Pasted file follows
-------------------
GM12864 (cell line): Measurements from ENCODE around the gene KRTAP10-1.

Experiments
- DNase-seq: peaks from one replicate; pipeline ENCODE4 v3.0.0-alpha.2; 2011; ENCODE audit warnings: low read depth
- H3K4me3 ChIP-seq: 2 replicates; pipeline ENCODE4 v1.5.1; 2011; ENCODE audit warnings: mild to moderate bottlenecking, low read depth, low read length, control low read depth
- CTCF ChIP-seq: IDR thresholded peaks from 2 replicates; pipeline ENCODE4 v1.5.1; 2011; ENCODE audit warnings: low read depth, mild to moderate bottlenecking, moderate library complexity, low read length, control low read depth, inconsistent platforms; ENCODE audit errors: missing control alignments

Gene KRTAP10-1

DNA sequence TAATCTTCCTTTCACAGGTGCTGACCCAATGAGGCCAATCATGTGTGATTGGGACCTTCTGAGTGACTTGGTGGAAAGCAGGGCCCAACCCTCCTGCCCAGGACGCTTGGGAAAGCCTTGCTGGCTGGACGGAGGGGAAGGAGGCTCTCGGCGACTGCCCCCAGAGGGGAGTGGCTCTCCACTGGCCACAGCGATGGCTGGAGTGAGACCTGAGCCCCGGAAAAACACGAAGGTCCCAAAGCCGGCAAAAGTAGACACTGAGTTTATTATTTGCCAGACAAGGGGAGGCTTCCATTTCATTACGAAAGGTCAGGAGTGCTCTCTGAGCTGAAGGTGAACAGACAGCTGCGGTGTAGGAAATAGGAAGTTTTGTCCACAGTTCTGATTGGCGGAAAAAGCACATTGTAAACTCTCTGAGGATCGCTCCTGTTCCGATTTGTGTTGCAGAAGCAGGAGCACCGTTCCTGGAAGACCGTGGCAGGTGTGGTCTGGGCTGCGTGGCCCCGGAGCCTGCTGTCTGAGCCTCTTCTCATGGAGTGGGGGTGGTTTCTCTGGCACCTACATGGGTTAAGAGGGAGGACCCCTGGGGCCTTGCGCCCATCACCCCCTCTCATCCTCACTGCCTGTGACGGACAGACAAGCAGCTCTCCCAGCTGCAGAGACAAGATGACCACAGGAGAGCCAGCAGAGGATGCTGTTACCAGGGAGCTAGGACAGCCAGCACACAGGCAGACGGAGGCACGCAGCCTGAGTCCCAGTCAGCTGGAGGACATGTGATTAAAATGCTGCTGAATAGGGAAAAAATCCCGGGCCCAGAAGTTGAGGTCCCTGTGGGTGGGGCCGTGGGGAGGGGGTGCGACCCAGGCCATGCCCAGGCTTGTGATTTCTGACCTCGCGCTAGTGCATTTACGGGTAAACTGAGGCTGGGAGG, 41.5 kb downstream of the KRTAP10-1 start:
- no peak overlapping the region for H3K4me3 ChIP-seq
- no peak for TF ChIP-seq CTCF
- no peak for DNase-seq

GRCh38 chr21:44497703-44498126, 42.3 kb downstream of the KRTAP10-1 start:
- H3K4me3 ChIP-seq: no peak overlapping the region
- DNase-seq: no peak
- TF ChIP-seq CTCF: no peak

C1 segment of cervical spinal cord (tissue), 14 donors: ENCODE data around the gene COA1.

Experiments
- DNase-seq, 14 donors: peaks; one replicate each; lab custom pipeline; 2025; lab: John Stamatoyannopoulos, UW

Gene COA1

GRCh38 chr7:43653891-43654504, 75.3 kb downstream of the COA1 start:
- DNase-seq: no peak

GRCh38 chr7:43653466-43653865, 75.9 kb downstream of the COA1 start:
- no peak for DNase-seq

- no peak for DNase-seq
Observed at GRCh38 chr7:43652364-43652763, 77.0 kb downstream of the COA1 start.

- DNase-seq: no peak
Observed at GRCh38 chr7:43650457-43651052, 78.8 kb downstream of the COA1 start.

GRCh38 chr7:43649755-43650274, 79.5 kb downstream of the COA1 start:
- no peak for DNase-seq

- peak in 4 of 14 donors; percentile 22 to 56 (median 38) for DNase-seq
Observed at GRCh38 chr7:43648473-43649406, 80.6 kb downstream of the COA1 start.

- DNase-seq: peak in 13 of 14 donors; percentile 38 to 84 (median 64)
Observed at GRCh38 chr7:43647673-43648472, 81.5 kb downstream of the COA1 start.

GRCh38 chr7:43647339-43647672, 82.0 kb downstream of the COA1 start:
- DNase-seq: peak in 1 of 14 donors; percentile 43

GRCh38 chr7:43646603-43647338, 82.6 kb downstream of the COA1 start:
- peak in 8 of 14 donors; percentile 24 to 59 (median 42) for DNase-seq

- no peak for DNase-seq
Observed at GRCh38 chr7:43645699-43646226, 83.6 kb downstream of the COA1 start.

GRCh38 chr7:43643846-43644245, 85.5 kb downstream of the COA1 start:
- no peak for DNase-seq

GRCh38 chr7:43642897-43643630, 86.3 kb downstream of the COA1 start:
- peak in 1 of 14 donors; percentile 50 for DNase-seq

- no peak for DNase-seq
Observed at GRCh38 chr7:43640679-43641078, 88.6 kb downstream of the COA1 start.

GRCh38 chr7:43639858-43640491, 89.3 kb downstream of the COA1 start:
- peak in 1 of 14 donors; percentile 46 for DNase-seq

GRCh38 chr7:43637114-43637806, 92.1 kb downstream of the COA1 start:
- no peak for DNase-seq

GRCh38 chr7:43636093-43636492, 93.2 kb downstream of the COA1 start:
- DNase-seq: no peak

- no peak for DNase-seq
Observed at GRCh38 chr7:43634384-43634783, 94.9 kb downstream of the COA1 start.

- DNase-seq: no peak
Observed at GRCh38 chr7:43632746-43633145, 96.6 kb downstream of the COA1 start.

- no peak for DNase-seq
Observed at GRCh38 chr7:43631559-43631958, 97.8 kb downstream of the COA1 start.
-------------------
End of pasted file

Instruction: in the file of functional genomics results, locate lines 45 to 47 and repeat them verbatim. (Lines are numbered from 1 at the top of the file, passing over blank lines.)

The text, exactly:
GRCh38 chr7:43639858-43640491, 89.3 kb downstream of the COA1 start:
- peak in 1 of 14 donors; percentile 46 for DNase-seq

GRCh38 chr7:43637114-43637806, 92.1 kb downstream of the COA1 start: